Sure, those 49ers certainly worked hard and the stakes were high. But there also was a wonderful levity about the team. Everything was new and unexpected. Coach Jim Harbaugh had a blissful, year-long honeymoon. Every word and expression whoooos got it better than us? was pure gold. The players lapped it up. The fans and media did, too.
Expectations also were light and fluffy. After all, the team hadnt made the playoffs in the previous eight seasons. And the long offseason lockout that year prevented the incoming coaches from even laying eyes on their team until late July, making a postseason run improbable.
Beck Diefenbach/ AP
Take a good look: This could be the final season for the 49ers’ bell cow back, Frank Gore.
The competition between Marcus Lattimore and Carlos Hyde, both of whom were big-time running backs in big-time conferences, has captured the imagination of fans and fantasy football pundits alike. I know I've done at least two national radio interviews in the last week where that has been a hot topic.
As juicy as that battle might seem, however, the reality of the situation is that neither young runner is likely to see significant carries this year as long as Frank Gore is healthy. Or walking. Or upright.
Gore, you see, is going into the final year of his contract, which also happens to be his 10th season with the 49ers. A decade with one team is a huge milestone, especially for a running back. One of the walls inside 49ers headquarters is dedicated to the men who have played 10 or more years with them. It's a relatively small group and there's only one running back, Joe Perry, whose portrait is on that wall.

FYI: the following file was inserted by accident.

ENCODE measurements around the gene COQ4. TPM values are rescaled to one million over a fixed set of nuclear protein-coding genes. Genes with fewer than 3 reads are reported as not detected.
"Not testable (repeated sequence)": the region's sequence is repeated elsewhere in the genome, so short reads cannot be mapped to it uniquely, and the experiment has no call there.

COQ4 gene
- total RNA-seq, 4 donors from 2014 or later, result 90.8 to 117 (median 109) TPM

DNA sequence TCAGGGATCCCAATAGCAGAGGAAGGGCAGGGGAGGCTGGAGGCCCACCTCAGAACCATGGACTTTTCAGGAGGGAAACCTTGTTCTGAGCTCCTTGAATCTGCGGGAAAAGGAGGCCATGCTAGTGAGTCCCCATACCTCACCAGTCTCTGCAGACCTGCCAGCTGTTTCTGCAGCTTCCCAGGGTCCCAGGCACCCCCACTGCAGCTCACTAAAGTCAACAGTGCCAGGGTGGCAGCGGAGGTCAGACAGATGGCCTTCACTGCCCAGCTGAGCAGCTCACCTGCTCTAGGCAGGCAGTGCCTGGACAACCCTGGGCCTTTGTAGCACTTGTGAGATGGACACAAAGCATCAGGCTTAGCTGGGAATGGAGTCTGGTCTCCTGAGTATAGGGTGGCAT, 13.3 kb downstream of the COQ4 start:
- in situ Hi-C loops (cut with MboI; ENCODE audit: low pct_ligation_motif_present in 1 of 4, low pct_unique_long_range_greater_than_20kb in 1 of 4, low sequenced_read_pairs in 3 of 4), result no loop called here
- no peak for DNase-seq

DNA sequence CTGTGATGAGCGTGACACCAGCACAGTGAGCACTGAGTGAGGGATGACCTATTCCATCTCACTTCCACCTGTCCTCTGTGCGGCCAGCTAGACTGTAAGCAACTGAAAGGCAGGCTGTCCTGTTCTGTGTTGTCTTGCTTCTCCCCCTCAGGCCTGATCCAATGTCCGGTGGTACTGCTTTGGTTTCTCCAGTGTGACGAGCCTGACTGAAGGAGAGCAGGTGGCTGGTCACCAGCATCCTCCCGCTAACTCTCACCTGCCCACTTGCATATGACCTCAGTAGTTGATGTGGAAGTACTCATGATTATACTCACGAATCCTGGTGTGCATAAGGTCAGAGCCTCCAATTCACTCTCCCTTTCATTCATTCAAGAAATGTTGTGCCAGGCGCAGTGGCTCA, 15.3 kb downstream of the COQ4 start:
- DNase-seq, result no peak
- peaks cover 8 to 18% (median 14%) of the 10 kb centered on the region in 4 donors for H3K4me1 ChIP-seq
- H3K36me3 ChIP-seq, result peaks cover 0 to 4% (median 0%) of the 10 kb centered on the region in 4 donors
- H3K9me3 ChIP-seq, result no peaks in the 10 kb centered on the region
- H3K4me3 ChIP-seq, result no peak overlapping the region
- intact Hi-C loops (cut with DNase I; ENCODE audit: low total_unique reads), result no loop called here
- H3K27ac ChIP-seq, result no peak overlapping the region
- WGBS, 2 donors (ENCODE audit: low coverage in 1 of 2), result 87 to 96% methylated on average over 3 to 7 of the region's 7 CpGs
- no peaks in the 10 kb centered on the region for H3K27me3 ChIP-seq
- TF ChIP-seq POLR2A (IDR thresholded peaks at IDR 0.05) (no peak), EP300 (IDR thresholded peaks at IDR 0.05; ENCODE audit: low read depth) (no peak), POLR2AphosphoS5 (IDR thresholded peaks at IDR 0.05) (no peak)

Perry is in the Pro Football Hall of Fame, and the 49ers have retired his number. If Gore plays this season, he will be the 49th player on the wall -- a fitting number for a player who propped up the offense during its darkest years.
Matt Barrows/ The Bee
Grass at Levi’s Stadium doesn’t need to be watered as much as other types used in the Bay Area.
The 49ers have built the first sports stadium in the country to be awarded LEED Gold status upon completion, owner Jed York announced on Monday via Twitter. A LEED (Leadership in Energy and Environmental Design) certification is recognized as the premier mark of achieving environmentally friendly architecture. The Ravens -- whom the 49ers will visit next month -- have the NFLs only other LEED Gold building. They got it by retrofitting M&T Bank Stadium last year.